Tuesday, October 04, 2011

SlutWalking in Morningside Heights

I'm a mom; that's the first fact I'd like to disclose. My daughter is a recent college grad and I have two sons, one an adult, the other a high school junior. The matter I raise in this post is one we have often talked about amongst ourselves. Amazingly, it is something we all seem to agree on.

I'm also a grown-up who loves parties, is comfortable going to bars, singing karaoke and wearing miniskirts though my fashion sensibility precludes tight clothing or excessive cleavage.

To my taste, such attire is tacky or, in the parlance of my mom's generation, cheap.

When I feel buff enough to carry off the look, I've even been known to wear bikinis, though of the early sixties, wholesome American kids at a beach party variety, with a bottom never ending more than a couple of inches below my navel.

Thong? No thongs.

A product of the freewheeling seventies who hates the fetishism inherent in the concept of female virtue and virginity, who treasures the exclusivity of a committed relationship but also believes that, in the absence of such a bond, sex can be recreational or deep and meaningful, I am continually appalled by the depersonalized sexuality of the hook-up generation, the randomness of romantic alliances, the consumerist activity of accumulating sex partners, the culture of drunken make-out sessions that often culminate in one or both people sleeping with someone they would ordinarily shun if sober, the "evolved" contention that making something that used to be called love is no big deal, an activity on par with, say, toothbrushing or going to the gym.

Hand-in-hand with reports from the friends-with-benefits front come the nightly sightings of young women dressed like what my Grandma Dorothy used to term "floozies." As I live across the street from the Columbia University campus, where I was a graduate student last year, I need only look out my living room window to catch sight of college girls looking tacky, cheap and worse.

By worse I mean embodiments of male pornographic fantasies, strutting capitulations to XXX-video jackets, sex kittens come to life, eager participants in the objectification of themselves, that is to say, all women.

Which brings me to the word "slut" and to this past weekend's SlutWalk, which was an anti-rape demonstration where women were encouraged to wear skimpy clothes and march to promote the idea that no matter how slutty she dresses, a woman does not deserve to be raped.

Naturally this is true.

Naturally it is also true that men as well as women are raped. Grandmothers and nuns are raped. Little girls and boys are raped. People are raped regardless of their sexual aura or age or attire.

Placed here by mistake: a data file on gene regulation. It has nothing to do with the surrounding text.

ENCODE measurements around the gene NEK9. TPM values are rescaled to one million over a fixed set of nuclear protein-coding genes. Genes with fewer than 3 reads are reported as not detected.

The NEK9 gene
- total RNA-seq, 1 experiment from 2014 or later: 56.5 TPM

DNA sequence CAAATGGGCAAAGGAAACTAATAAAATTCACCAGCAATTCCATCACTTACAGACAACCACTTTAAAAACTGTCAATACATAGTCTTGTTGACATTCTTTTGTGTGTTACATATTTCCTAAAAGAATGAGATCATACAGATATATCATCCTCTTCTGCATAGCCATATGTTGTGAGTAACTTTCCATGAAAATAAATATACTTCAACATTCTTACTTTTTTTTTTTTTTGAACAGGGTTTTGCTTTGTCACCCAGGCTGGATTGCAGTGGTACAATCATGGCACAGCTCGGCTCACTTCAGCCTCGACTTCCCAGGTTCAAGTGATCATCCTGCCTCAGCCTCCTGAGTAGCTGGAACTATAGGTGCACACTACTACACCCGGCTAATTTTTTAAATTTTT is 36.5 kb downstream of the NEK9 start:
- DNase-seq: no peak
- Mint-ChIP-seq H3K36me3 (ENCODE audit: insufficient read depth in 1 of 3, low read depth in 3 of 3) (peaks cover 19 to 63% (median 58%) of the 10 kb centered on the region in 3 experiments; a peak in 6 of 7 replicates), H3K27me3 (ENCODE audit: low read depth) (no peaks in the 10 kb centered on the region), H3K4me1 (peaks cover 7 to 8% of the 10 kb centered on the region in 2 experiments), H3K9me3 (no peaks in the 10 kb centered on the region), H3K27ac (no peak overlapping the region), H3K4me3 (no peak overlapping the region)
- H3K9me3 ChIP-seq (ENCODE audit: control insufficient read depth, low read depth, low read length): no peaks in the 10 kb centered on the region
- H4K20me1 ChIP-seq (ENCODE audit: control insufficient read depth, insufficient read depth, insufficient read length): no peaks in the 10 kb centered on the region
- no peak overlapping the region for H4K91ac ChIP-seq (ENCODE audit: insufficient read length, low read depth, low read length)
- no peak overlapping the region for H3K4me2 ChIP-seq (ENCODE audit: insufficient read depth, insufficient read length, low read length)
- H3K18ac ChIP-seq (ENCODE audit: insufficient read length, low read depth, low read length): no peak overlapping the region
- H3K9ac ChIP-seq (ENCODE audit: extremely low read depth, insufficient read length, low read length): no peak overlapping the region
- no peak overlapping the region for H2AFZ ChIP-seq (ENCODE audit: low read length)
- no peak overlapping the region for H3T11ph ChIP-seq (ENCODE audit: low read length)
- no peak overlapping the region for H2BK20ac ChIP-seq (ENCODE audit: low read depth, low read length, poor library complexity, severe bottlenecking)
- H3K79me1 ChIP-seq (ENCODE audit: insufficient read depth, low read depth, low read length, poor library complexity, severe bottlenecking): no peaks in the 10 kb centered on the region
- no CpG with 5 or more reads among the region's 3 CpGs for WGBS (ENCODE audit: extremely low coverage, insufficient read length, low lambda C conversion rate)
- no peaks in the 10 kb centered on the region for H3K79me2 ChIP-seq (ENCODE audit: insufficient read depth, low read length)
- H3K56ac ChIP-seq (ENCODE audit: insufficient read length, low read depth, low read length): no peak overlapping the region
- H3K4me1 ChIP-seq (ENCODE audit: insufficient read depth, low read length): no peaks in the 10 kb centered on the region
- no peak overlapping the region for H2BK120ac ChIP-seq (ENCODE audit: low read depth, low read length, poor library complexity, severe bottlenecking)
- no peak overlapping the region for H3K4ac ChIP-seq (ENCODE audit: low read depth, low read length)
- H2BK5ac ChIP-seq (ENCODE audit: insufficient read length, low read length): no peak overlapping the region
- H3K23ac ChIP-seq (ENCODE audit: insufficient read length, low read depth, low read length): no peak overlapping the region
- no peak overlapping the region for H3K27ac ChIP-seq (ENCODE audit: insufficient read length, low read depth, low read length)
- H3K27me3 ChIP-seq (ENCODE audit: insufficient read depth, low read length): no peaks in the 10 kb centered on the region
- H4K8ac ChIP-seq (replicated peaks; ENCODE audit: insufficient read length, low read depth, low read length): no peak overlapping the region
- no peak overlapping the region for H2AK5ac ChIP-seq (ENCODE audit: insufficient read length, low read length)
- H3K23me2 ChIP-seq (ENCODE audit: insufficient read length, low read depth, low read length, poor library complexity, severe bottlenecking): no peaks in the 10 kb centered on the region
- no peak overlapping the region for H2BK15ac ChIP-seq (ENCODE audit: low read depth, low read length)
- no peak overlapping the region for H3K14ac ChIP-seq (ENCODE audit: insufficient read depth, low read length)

Rape is an act of violence where sex is the weapon.

Naturally, none of the young women parading through Morningside Heights or anywhere deserve to be raped or so much as touched without their consent.

As the protestors said, slutty attire is not an invitation.

Except when it sometimes is an invitation, that is, at the behest of the young woman.

The problem, for me at least, is that the new slutty sartorial sensibility coexists with slutty sexual mores...on the part of men as well as women, then again, men have always been sluttier than women.

Let's just put that on the table.

And while its unconscionable to blame the victim of a crime I would like to ask the uncomfortable, possibly unPC question: why do young women increasingly feel compelled to dress like sluts?

Of course, I am going out on a shaky limb by posing this question, aware of the subjectivity of the concept of skimpy attire, fully cognizant of the fact that in some part of the world, the sight of a woman's face is considered a provocation. I've gotten into arguments with HOBB over my own attire; accused of dressing immodestly. He's usually right. I am dressing inappropriately, my secret rebellion for being forced to attend a religious event outside of my belief system and comfort zone.

Yes, what one terms scandalous attire may in fact be relative but within a given culture, there are agreed-upon norms or at least parameters. I would venture to say that everyone reading this post has a concept of what constitutes slutty attire.

Sometimes even by the woman so dressed. In the coverage I read of the SlutWalk, young women spoke of the empowerment of dressing sluttishly.

So here's where I'm lost. I fail to see the empowerment inherent in looking like a pole dancer in public unless empowerment is code for extended adolescent rebelliousness against some amorphous parental figure. Or the government. Or God. Or the patriarchy. Or capitalism. Or Wall Street...though I believe that demonstration is still ongoing.

This fun-loving, sometimes hard-drinking, karaoke-singing, mini-skirted feminist mom would like to sit down with some of the young women -- younger than my daughter -- who parade past my apartment on their own SlutWalks in an effort to understand why we see things so differently, why the clothing they see as their ticket to liberation is, for me, the 21st century's version of the apron, the corset, the child-sized shoe that binds, constricts, hobbles and disfigures.

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